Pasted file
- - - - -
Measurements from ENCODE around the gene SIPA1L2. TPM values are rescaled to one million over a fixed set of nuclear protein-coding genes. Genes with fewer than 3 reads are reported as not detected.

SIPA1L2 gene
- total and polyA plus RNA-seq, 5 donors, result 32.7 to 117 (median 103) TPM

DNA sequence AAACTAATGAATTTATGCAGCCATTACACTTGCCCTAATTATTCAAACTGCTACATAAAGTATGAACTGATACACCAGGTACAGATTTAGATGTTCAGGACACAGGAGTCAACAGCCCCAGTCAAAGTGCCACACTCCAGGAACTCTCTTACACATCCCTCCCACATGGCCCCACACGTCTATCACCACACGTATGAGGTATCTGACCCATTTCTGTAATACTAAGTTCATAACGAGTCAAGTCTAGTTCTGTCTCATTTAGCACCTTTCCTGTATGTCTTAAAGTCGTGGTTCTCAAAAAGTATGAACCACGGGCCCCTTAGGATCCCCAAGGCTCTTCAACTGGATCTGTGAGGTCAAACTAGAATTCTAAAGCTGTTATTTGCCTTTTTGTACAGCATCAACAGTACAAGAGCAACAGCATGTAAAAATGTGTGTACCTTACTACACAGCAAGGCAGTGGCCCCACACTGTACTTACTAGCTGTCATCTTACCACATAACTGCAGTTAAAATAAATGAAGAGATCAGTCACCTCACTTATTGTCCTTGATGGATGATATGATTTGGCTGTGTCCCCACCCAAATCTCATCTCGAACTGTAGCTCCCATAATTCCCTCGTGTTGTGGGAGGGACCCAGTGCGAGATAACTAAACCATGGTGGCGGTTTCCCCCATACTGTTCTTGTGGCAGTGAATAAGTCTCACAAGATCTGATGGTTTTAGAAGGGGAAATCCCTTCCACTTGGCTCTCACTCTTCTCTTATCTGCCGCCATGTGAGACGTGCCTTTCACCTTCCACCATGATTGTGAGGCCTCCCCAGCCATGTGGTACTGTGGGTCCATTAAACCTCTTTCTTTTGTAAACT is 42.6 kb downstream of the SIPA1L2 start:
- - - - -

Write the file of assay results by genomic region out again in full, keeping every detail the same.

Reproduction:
Measurements from ENCODE around the gene SIPA1L2. TPM values are rescaled to one million over a fixed set of nuclear protein-coding genes. Genes with fewer than 3 reads are reported as not detected.

SIPA1L2 gene
- total and polyA plus RNA-seq, 5 donors, result 32.7 to 117 (median 103) TPM

DNA sequence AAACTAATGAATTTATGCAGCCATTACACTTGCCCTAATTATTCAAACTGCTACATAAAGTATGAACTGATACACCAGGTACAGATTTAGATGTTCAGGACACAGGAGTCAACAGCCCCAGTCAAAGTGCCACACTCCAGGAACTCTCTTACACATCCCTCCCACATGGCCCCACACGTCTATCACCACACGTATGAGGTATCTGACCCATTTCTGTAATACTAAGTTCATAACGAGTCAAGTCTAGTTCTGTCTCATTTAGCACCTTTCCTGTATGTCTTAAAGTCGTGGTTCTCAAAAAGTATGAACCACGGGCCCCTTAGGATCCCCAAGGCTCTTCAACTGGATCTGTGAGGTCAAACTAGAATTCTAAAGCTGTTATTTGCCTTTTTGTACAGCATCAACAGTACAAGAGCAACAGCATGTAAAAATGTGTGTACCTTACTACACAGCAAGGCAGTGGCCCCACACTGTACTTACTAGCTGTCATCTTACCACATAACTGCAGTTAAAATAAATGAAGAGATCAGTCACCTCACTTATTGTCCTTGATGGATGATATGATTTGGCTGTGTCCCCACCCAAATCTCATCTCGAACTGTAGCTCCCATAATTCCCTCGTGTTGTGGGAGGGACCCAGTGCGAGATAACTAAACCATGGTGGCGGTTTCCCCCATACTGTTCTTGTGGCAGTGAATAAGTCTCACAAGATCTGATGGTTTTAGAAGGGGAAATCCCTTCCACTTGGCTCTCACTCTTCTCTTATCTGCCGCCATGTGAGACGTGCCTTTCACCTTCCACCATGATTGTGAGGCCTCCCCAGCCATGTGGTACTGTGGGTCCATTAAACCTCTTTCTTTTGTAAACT is 42.6 kb downstream of the SIPA1L2 start: